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Los Gatos, CA divorce alimony attorneyOne of the trickiest issues to negotiate in a divorce can be the matter of spousal support, or alimony. When a couple has enjoyed a comfortable standard of living for many years, with one party being the primary income provider and the other taking primary responsibility for home and family needs, the issue of spousal support can be as important as the division of assets and retirement savings.  

When a couple is unable to reach agreement on the question of spousal support payments, and the couple does not have a premarital or postmarital agreement that addresses the subject, then a judge must decide whether to order spousal support and, if so, in what amount. This is a very complex decision, requiring the court to study not only the couple’s assets and debts but also their lifestyle, occupational skills, income-earning capacity, childcare needs, and more. 

Note that this article will discuss only “permanent” spousal support,” that is, payments that will be made by one party to the other after a marital settlement agreement has been finalized. This is separate from the “temporary” spousal support that may be required while a divorce is pending. 

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Los Gatos spousal support lawyerWhen a couple gets divorced, the higher-earning spouse may be required to pay spousal support to a non-working or lower-paid spouse for some period of time after the divorce. This is called “permanent” spousal support, as opposed to the “temporary” spousal support that may be paid while a divorce is pending.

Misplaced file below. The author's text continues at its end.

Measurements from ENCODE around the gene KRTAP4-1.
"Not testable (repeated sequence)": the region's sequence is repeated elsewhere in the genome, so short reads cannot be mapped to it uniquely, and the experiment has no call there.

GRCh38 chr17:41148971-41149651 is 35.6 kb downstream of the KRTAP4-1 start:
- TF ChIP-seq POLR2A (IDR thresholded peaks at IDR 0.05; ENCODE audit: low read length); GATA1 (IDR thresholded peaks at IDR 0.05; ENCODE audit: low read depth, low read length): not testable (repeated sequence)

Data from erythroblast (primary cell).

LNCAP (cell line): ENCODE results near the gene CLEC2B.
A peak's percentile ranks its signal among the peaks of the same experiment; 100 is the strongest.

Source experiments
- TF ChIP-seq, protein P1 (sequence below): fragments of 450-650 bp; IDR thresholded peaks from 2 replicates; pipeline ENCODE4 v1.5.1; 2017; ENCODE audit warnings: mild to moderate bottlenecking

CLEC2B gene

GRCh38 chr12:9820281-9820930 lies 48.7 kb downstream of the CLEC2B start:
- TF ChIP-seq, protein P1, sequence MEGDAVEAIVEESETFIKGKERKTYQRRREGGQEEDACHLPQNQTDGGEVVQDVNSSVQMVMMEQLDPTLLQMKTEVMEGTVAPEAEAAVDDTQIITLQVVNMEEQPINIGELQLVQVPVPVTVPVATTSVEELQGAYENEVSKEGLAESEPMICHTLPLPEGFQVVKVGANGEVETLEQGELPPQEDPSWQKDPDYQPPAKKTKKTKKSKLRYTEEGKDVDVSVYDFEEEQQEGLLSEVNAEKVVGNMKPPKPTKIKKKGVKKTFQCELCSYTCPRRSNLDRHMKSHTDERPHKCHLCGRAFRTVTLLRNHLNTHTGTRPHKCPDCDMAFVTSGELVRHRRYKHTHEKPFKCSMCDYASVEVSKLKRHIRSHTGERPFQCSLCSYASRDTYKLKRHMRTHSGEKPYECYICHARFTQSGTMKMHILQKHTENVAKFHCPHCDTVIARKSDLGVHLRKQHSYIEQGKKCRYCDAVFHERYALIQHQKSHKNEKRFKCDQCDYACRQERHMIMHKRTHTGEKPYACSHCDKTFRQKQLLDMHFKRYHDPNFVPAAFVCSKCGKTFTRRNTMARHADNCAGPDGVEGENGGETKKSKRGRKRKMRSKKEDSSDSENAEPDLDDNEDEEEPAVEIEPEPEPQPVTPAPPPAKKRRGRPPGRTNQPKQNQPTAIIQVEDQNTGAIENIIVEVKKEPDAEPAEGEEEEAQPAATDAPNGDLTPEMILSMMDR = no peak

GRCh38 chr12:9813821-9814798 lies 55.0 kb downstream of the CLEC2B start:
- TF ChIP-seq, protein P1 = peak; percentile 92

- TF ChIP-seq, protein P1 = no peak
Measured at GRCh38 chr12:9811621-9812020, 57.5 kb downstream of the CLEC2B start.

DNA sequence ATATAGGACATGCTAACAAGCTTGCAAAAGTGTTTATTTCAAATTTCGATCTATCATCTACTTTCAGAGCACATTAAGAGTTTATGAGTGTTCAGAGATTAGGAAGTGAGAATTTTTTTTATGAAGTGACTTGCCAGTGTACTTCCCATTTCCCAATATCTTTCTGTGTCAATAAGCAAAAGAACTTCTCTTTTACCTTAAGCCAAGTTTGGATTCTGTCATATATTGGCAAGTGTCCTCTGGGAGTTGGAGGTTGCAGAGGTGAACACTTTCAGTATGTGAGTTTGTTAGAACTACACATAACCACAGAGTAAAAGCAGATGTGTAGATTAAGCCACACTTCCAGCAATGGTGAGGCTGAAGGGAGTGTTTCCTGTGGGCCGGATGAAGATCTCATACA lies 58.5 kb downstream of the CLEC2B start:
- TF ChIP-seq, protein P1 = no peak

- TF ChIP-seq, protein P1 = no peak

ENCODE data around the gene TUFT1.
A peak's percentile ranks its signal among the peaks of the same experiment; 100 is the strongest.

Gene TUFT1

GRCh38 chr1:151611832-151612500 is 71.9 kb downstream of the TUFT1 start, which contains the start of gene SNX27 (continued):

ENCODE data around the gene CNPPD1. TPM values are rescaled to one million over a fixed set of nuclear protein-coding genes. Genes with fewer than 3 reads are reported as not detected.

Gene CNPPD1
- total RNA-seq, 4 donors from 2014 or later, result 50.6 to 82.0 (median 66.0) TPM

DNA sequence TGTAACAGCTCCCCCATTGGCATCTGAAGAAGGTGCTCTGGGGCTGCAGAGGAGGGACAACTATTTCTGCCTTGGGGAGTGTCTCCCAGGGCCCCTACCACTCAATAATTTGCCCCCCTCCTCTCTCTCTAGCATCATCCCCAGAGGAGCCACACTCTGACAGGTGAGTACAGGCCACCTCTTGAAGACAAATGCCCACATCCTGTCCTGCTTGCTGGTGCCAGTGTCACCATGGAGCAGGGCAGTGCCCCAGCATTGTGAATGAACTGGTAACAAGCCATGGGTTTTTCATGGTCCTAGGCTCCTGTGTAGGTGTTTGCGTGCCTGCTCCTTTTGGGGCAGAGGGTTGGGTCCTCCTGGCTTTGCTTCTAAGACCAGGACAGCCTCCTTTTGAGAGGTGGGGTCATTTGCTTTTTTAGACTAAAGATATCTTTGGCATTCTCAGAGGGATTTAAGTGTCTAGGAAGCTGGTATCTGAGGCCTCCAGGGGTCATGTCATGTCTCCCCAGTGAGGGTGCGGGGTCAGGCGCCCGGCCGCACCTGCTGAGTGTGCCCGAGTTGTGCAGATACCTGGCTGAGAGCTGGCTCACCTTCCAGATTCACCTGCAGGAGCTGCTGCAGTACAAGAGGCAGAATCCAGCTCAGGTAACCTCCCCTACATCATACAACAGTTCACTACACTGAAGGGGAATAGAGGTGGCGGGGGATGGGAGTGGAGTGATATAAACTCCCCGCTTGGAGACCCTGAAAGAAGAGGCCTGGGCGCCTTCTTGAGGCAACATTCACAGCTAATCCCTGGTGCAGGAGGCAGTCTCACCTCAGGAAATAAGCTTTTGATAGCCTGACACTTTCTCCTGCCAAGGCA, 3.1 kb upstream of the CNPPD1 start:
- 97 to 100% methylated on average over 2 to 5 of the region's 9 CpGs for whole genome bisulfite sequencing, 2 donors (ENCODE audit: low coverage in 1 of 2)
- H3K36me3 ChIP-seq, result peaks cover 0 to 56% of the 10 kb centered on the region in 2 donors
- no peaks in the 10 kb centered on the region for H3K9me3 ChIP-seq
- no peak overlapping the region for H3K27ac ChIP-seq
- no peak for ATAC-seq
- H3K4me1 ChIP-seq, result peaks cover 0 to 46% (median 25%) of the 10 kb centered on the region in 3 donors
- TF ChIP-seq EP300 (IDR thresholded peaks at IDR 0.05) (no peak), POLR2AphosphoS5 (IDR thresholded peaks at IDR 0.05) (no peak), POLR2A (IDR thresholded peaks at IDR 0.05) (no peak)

However, do not let the term “permanent” confuse you. So-called “permanent” spousal support will not necessarily be for the rest of your life. Its duration will depend on several factors, including the length of the marriage and the ability of the supported party to become self-supporting. In fact, Section 4320 of the California Family Code states that a supported spouse is expected to become self-supporting “within a reasonable period of time.” 

Length of Marriage Affects Duration of California Spousal Support 

The duration of the marriage is a major factor in determining the duration of spousal support. If a couple has been married for less than 10 years, a “reasonable period of time” is generally defined as one-half the length of the marriage. For example, if a couple was married for six years, the court would typically award spousal support for no longer than three years. However, the court has total discretion to order support for a longer or shorter period of time based on the totality of the couple’s circumstances.

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Santa Clara County permanent alimony attorneyWhen a couple decides to divorce, one issue that can be difficult to negotiate is the payment of spousal support, also known as alimony. You might think that a high-earning spouse will automatically have to pay monthly support to a spouse who has not been earning a paycheck or whose earnings have been substantially lower. However, California law on this issue is fairly complex. 

While child support payments are determined by state-mandated guidelines, and there is a basic formula used to compute “temporary” spousal support payments that may be required while a divorce is pending. However, there is no simple formula for post-divorce, “permanent” spousal support payments. (“Permanent” is in quotes because the duration of support payments will be defined in the final settlement agreement. The agreement could, for example, require payments for the supported party’s lifetime, until their remarriage, or only for a specific number of years.)

Generally speaking, the objective of temporary support is to enable each party to maintain the standard of living established during the marriage. However, Sections 4320-4339 of the California Family Code provide a long list of factors that the court must consider when deciding whether to order permanent spousal support, in what amount, and for what length of time.